STATE OF MINNESOTA
IN COURT OF APPEALS
William J. Otis, et al.,
The W.W. Holes Manufacturing Co.,
d/b/a St. Cloud Marine Outlet, et al.,
State of Minnesota, by its Attorney General, Michael A. Hatch,
W.W. Holes Manufacturing Co.,
d/b/a Marine Outlet, d/b/a Bud Grant's Boat Buying Club; et al.,
Filed August 24, 1999
Sherburne County District Court
File No. C6971018
Kevin F. Gray, Frank J. Rajkowski, Rajkowski Hansmeier Ltd., 11 Seventh Avenue North, Post Office Box 1433, St. Cloud, MN 56302 (for appellants)
Mike Hatch, Attorney General, Janette K. Brimmer, Assistant Attorney General, 1100 NCL Tower, 445 Minnesota Street, St. Paul, MN 55101-2127 (for respondent State)
Considered and decided by Halbrooks, Presiding Judge, Schumacher, Judge, and Amundson, Judge.
Appellants W.W. Holes Manufacturing Co., d/b/a St. Cloud Marine Outlet, Marine Outlet, Marine Outlet and R.V., and Bud Grant's Boat Buying Club, and James and Holly Marmas (Holes) claim the trial court erred in ordering that funds held in an escrow account be transferred into an account in the name of the State of Minnesota. We affirm.
2. Holes argues that the court impermissibly placed the escrow fund in the state's name. Holes does not challenge the attachment itself, only the placement of the escrow account in the state's name. When reviewing a district court's application of statutory criteria to the facts,
the appellate court may correct erroneous applications of the law. As to the trial court's conclusions on the ultimate issues, mindful of the discretion accorded the trial court in the exercise of its equitable jurisdiction, the reviewing court reviews under an abuse of discretion standard.
Maxfield v. Maxfield, 452 N.W.2d 219, 221 (Minn. 1990). In addition, statutory interpretation is subject to de novo review. See Hibbing Educ. Ass'n v. Public Employment Relations Bd., 369 N.W.2d 527, 529 (Minn. 1985).
The law of attachment in Minnesota is found in Minnesota Statutes chapter 570 (1998). Of particular relevance to this case are Minn. Stat. §§ 570.051, subd. 1 and .061, subd. 3 (1998). The first of these two sections addresses requirements of the order for attachment. Minn. Stat. § 570.051, subd. 1. The language does not specifically prohibit the court from placing an escrow account in the state's name. Because the language in subd. 1 is discretionary, Holes has not shown a clear abuse of discretion. This court does not reverse absent a clear abuse of discretion. Nadeau v. County of Ramsey, 277 N.W.2d 520, 524 (Minn. 1979).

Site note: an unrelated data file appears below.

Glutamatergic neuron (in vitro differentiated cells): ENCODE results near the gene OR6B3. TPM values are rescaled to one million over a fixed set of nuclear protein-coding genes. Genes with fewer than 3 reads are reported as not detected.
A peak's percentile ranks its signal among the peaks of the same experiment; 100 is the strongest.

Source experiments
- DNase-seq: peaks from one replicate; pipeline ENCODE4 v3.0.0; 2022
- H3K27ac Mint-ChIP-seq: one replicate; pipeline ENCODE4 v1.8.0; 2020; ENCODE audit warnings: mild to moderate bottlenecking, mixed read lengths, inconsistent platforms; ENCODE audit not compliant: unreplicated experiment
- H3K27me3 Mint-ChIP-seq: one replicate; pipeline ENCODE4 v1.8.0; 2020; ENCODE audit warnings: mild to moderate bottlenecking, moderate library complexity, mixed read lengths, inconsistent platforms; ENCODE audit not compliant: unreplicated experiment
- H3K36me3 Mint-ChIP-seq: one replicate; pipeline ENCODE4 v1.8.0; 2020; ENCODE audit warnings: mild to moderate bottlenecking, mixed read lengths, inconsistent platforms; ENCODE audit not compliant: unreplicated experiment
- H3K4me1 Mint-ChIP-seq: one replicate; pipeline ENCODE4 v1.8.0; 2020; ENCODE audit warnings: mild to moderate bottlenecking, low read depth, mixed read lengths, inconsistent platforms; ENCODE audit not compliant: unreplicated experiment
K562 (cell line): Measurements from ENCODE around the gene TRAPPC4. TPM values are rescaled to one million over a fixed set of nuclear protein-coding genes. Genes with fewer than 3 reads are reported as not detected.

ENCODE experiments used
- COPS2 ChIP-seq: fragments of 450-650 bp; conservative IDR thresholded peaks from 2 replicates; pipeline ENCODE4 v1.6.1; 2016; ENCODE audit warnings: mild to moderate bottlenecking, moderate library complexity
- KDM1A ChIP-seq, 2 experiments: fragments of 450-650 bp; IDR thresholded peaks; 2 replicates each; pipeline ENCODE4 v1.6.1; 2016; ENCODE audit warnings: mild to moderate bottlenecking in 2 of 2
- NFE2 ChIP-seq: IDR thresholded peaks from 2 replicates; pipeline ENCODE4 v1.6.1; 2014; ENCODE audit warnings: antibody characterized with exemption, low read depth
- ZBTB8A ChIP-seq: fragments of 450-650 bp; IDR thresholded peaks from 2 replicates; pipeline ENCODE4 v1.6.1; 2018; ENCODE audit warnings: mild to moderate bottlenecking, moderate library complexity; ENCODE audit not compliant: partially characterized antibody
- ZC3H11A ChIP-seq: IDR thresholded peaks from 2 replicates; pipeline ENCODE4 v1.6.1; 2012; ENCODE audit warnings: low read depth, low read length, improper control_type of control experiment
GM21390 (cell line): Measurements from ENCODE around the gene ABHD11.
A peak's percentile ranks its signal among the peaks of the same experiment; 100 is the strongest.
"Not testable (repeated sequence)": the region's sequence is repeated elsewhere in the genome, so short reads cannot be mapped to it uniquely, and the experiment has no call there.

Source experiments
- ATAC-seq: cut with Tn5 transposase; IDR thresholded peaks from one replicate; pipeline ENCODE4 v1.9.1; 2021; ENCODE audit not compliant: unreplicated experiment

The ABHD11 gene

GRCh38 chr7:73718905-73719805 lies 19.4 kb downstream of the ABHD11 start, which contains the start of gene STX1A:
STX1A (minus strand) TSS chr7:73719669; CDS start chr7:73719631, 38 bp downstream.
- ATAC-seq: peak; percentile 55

The second relevant section of the statute in question is Minn. Stat. § 570.061, subd. 3 (directing execution on personal property). Holes argues that this statute, in combination with the others it incorporates, required the court to put the account in the sheriff's name. This requirement is not provided for in the statute, and Holes does not point to where the requirement lies. Nor do the statutes prohibit placing an account in a party's name.
Holes also argues that putting the account in the state's name violates due process. Attachments have been challenged as unconstitutional, but both the Minnesota and United States Supreme Courts have found that they are constitutional, so long as they follow narrow guidelines and the defendant has an opportunity for a hearing. See, e.g., Mitchell v. W. T. Grant Co., 416 U.S. 600, 614-17, 94 S. Ct. 1895, 1903-04 (1974) (prejudgment sequestration statute constitutional); International State Bank v. Gamer, 281 N.W.2d 855, 857-59 (Minn. 1979) (Minn. Stat. § 570.02 constitutional). Holes was offered a hearing on the state's request . In addition, the funds are still in escrow, have not been released or disbursed to anyone, and are still subject to the original escrow agreement. We conclude the court did not abuse its discretion by placing the account in the state's name.